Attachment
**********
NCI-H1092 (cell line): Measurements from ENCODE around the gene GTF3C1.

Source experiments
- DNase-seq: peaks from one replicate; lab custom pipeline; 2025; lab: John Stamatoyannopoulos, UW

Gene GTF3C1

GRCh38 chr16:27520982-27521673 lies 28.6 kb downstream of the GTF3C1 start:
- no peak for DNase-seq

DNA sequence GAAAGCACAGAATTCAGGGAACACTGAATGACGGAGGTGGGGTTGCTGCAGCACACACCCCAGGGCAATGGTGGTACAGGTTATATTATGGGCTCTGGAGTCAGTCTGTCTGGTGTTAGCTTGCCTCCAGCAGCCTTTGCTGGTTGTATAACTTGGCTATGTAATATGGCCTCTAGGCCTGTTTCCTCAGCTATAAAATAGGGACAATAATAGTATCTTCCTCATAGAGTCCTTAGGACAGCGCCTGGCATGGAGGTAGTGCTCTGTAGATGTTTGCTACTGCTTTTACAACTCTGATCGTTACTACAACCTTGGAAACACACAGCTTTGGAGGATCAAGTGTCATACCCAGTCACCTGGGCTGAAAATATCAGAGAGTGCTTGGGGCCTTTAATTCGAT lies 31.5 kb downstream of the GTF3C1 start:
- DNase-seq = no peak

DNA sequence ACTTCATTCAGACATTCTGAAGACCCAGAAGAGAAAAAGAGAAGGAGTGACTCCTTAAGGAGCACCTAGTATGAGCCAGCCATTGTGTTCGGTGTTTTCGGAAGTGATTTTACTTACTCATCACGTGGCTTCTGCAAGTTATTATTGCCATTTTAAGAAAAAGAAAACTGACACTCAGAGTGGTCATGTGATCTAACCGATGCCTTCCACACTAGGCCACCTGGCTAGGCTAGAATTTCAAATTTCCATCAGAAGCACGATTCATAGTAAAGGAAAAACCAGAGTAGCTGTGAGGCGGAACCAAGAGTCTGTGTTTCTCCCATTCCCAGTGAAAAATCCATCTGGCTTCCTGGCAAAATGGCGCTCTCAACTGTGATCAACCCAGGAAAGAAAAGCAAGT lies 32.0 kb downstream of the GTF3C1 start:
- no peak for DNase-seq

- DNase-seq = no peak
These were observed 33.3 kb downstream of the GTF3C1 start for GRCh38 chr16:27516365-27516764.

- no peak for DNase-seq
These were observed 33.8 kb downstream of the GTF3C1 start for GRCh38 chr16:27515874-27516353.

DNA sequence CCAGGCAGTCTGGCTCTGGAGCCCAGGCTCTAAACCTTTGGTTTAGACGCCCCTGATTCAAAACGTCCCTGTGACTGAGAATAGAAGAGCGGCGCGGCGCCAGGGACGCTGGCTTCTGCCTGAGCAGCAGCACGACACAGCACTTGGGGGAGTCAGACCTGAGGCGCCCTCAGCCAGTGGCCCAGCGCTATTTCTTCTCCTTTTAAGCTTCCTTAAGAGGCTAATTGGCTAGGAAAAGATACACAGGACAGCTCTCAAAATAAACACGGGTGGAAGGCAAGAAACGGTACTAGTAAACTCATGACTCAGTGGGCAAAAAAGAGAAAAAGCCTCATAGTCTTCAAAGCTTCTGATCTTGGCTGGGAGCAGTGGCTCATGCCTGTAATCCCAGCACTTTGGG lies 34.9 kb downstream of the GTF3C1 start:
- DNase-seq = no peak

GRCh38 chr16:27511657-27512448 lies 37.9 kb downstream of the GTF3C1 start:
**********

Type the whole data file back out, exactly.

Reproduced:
NCI-H1092 (cell line): Measurements from ENCODE around the gene GTF3C1.

Source experiments
- DNase-seq: peaks from one replicate; lab custom pipeline; 2025; lab: John Stamatoyannopoulos, UW

Gene GTF3C1

GRCh38 chr16:27520982-27521673 lies 28.6 kb downstream of the GTF3C1 start:
- no peak for DNase-seq

DNA sequence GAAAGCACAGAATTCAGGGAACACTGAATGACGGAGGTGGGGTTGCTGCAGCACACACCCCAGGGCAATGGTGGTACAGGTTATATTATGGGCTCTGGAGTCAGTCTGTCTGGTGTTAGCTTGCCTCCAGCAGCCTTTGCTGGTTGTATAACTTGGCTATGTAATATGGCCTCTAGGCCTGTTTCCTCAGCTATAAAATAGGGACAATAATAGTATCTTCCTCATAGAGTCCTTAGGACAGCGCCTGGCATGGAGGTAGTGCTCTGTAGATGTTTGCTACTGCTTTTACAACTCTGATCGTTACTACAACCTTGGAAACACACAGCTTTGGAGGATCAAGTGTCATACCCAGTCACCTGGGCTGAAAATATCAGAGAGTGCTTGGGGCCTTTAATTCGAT lies 31.5 kb downstream of the GTF3C1 start:
- DNase-seq = no peak

DNA sequence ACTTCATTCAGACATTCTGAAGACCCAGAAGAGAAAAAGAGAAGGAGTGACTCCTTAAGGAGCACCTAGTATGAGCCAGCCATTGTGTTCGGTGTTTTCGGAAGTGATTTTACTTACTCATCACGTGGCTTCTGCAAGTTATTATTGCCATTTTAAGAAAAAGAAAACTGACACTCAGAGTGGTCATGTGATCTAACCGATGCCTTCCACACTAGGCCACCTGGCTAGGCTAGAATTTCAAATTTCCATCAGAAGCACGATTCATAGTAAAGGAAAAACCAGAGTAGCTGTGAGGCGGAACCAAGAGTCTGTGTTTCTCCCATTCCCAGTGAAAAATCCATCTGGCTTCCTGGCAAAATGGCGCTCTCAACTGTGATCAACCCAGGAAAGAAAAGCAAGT lies 32.0 kb downstream of the GTF3C1 start:
- no peak for DNase-seq

- DNase-seq = no peak
These were observed 33.3 kb downstream of the GTF3C1 start for GRCh38 chr16:27516365-27516764.

- no peak for DNase-seq
These were observed 33.8 kb downstream of the GTF3C1 start for GRCh38 chr16:27515874-27516353.

DNA sequence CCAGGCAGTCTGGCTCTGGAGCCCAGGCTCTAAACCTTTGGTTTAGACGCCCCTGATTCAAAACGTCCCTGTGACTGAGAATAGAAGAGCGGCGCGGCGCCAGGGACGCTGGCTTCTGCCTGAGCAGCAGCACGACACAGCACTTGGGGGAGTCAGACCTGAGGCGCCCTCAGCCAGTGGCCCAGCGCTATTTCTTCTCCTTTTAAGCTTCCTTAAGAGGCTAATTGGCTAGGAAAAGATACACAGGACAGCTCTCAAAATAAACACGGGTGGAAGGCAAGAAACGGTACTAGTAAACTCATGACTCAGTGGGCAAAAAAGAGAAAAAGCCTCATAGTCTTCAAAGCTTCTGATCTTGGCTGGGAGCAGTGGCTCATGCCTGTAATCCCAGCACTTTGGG lies 34.9 kb downstream of the GTF3C1 start:
- DNase-seq = no peak

GRCh38 chr16:27511657-27512448 lies 37.9 kb downstream of the GTF3C1 start: